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Photo Illustration by Igor Golovniov/SOPA Images/LightRocket via Getty Images

YouTube TV has been removed from Roku's channel store, after Roku and YouTube TV parent Google failed to come to a distribution agreement amid accusations that the tech giant made anti-competitive demands.

Why it matters: These spats happen regularly between Pay-TV providers and linear TV networks. But in the digital era, this is one of the rare times in which consumers will have a major streaming network removed from their platform's channel store due to a breakdown in negotiations.

Details: The channel will still be available for existing YouTube TV customers, but new users that wish to download the app from Roku's channel store will no longer have the ability to do so.

  • Roku is keeping the app available to existing users so that customers don't get caught up in the messy negotiations.

Earlier this week, Roku notified customers that YouTube TV may be forced off its platform if it couldn't come to an agreement with Google over a distribution deal. Notably, the dispute between Google and Roku is not over financial terms.

  • Roku said Google made demands that included requests for preferential treatment of its YouTube TV and YouTube apps.
  • Specifically, the platform cited four demands from Google that it thought were anticompetitive, including Google's request for Roku to manipulate consumer search results and grant access to data not available to other companies.
  • Roku also alleged that Google has tried to leverage the power of its YouTube app to force Roku to accept hardware requirements that would increase consumer costs and act in a discriminatory way against Roku.

Be smart: Roku and Google compete on a number of fronts, including smart TV hardware devices, smart TV operating systems and smart TV content, as Axios has previously noted,

  • The carriage agreement between the two companies expired Friday morning.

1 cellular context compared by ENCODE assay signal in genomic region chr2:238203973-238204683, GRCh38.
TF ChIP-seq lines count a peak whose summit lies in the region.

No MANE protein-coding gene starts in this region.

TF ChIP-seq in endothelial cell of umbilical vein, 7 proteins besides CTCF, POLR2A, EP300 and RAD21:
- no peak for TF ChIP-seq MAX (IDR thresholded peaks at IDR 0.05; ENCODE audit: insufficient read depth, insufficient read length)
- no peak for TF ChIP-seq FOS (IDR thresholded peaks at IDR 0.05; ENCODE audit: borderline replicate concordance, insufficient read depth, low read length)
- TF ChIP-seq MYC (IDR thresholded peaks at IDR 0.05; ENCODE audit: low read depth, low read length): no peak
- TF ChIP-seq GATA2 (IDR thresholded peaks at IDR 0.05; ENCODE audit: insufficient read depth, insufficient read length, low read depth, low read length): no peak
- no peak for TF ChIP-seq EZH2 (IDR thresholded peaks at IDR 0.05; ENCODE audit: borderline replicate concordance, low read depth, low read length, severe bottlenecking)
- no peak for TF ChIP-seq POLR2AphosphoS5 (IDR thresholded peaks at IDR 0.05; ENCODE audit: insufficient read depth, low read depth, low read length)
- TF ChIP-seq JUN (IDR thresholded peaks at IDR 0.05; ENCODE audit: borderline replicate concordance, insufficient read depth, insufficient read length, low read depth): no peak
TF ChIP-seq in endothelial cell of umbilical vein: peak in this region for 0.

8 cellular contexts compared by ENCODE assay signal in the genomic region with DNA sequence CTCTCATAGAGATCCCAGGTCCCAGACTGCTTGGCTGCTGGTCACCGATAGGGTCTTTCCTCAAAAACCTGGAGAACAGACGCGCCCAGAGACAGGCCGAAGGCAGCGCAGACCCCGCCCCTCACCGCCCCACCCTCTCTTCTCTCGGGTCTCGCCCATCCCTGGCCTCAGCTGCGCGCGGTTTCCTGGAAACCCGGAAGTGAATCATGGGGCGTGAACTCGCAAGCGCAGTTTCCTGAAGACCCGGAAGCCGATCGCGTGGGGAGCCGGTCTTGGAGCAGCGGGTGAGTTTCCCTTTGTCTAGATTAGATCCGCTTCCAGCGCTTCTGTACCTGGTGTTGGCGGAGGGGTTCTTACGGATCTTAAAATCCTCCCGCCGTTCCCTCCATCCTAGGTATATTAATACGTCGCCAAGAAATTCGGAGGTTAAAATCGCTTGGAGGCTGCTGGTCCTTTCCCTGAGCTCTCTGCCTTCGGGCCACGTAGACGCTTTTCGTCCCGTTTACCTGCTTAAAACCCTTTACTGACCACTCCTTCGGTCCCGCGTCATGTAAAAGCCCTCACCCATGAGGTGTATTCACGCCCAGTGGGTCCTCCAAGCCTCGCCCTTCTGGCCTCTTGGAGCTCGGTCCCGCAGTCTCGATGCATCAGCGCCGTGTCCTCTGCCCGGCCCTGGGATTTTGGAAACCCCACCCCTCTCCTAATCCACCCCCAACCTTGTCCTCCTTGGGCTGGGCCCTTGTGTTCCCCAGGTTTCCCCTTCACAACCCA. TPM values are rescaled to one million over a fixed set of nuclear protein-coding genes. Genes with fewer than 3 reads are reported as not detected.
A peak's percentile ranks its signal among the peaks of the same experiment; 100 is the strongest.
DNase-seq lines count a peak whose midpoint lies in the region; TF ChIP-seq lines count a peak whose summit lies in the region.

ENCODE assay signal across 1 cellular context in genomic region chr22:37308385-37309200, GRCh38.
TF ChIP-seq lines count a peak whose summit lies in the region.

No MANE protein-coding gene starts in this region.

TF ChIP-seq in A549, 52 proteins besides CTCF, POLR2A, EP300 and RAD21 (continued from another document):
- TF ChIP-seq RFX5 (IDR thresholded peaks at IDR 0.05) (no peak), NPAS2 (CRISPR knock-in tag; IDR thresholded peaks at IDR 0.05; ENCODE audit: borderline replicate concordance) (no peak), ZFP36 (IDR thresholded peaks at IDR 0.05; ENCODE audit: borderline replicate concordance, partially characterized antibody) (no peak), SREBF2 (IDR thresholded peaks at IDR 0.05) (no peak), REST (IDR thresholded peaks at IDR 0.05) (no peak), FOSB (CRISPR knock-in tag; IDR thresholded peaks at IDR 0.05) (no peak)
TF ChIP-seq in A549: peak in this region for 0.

• Moving forward, new YouTube TV subscriptions will not be available in Roku's channel store until an agreement is reached.

What they're saying: "We are disappointed that Google has allowed our agreement for the distribution of YouTube TV to expire," Roku said in a press statement. "Roku has not asked for one dollar of additional financial consideration from Google to renew YouTube TV."

  • In response to Roku's initial allegations a few days ago, a YouTube TV spokesperson said, "Unfortunately, Roku often engages in these types of tactics in their negotiations. We’re disappointed that they chose to make baseless claims while we continue our ongoing negotiations."

What's next: Roku says it remains committed to reaching a good-faith agreement with Google.

Go deeper

Updated 14 mins ago - Sports

Olympics dashboard

Team USA's Simone Biles during the women's team final on day four of the Tokyo 2020 Olympic Games at Ariake Gymnastics Centre on Tuesday in Japan. Photo: Fred Lee/Getty Images

🤸🏾‍♀️: Simone Biles reacts to "love and support" after withdrawing from all-around gymnastics and team finals, citing her mental health

🏃: U.S. pole vaulter Sam Kendricks withdraws from Games after positive coronavirus test

🏊‍♂️: Caeleb Dressel wins gold in men's 100m freestyle —Bobby Finke wins gold in first men's Olympic 800m freestyle

📷: In photos: Tokyo Olympics day 6 highlights

🗓: The Olympic events to watch today

💵: Olympic athletes see more sponsorship opportunities

🏃‍: Female Olympians push back against double standard in uniforms

Go deeper: Full Axios coverage - Medal tracker

Felix Salmon, author of Capital
32 mins ago - Economy & Business

Giant earnings growth for the world's largest companies

Illustration: Aïda Amer/Axios

Never in the history of capitalism have the world's biggest companies grown as fast as the tech giants in recent years.

Why it matters: A series of stunning earnings reports this week — with another one likely to arrive Thursday afternoon, from Amazon — has underscored the astonishing growth among a group of companies that were already some of the most profitable of all time.

Biden administration outlines goals to slow migration

Vice President Kamala Harris speaks during a press conference in Guatemala City on June 7. Photo: Jim Watson/AFP via Getty Images

Vice President Kamala Harris has big goals for improving conditions in Central America to help slow migration from the region toward the United States.

Driving the news: Senior administration officials unveiled five sweeping goals during a call on Wednesday: Bettering economic prospects; rooting out corruption; promoting human rights, labor rights, and a free press; preventing gang violence; and combating sexual, gender-based and domestic violence.